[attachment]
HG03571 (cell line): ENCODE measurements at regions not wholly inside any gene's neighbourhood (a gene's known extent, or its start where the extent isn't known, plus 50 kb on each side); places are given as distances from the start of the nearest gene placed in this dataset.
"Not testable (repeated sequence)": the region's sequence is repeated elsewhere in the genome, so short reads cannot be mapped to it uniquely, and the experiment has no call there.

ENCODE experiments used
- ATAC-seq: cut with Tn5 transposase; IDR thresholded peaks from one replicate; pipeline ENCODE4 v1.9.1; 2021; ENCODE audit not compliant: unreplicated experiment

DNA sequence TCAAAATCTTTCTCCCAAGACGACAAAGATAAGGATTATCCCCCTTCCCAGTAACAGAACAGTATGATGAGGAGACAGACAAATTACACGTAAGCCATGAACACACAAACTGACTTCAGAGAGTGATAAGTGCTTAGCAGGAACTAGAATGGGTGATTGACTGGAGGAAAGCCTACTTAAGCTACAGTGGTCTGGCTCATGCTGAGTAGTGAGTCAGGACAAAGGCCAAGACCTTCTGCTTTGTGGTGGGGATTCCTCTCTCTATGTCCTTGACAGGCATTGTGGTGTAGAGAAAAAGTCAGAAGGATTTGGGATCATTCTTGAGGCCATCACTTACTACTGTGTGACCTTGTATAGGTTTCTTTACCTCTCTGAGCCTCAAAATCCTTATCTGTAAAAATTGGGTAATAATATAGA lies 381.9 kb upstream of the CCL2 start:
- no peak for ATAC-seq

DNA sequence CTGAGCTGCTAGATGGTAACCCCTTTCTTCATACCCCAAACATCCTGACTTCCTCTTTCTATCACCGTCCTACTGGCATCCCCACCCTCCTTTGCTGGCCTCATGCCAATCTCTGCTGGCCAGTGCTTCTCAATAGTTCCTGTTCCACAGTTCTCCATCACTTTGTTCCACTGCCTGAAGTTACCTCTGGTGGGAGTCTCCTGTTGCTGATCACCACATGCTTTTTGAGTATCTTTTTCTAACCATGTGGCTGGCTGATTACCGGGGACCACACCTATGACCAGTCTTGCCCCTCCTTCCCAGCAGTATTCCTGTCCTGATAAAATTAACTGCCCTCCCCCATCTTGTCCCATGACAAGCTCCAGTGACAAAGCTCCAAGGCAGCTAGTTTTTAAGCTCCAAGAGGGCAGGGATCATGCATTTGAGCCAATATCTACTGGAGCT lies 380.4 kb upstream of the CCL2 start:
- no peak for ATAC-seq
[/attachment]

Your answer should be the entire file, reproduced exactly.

HG03571 (cell line): ENCODE measurements at regions not wholly inside any gene's neighbourhood (a gene's known extent, or its start where the extent isn't known, plus 50 kb on each side); places are given as distances from the start of the nearest gene placed in this dataset.
"Not testable (repeated sequence)": the region's sequence is repeated elsewhere in the genome, so short reads cannot be mapped to it uniquely, and the experiment has no call there.

ENCODE experiments used
- ATAC-seq: cut with Tn5 transposase; IDR thresholded peaks from one replicate; pipeline ENCODE4 v1.9.1; 2021; ENCODE audit not compliant: unreplicated experiment

DNA sequence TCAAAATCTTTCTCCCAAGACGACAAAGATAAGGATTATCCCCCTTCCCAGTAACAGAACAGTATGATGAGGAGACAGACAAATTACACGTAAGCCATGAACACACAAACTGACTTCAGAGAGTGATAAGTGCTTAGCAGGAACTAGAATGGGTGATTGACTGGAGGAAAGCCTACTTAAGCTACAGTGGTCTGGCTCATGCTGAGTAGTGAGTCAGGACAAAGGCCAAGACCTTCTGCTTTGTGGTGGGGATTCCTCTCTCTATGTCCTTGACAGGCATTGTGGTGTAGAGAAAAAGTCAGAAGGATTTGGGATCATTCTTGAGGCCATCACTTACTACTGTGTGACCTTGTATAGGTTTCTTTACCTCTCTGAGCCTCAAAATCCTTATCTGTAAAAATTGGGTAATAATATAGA lies 381.9 kb upstream of the CCL2 start:
- no peak for ATAC-seq

DNA sequence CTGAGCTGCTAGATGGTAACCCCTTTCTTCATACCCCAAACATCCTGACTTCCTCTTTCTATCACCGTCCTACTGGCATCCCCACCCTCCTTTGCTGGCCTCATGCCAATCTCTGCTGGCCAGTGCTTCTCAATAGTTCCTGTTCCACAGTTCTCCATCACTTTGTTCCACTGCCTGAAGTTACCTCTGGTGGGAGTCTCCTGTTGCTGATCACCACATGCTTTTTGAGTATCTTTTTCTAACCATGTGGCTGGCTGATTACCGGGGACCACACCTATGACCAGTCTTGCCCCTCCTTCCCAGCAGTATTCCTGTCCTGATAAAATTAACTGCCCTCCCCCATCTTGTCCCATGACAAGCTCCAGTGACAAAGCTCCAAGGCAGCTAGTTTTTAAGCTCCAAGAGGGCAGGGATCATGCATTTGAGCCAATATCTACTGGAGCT lies 380.4 kb upstream of the CCL2 start:
- no peak for ATAC-seq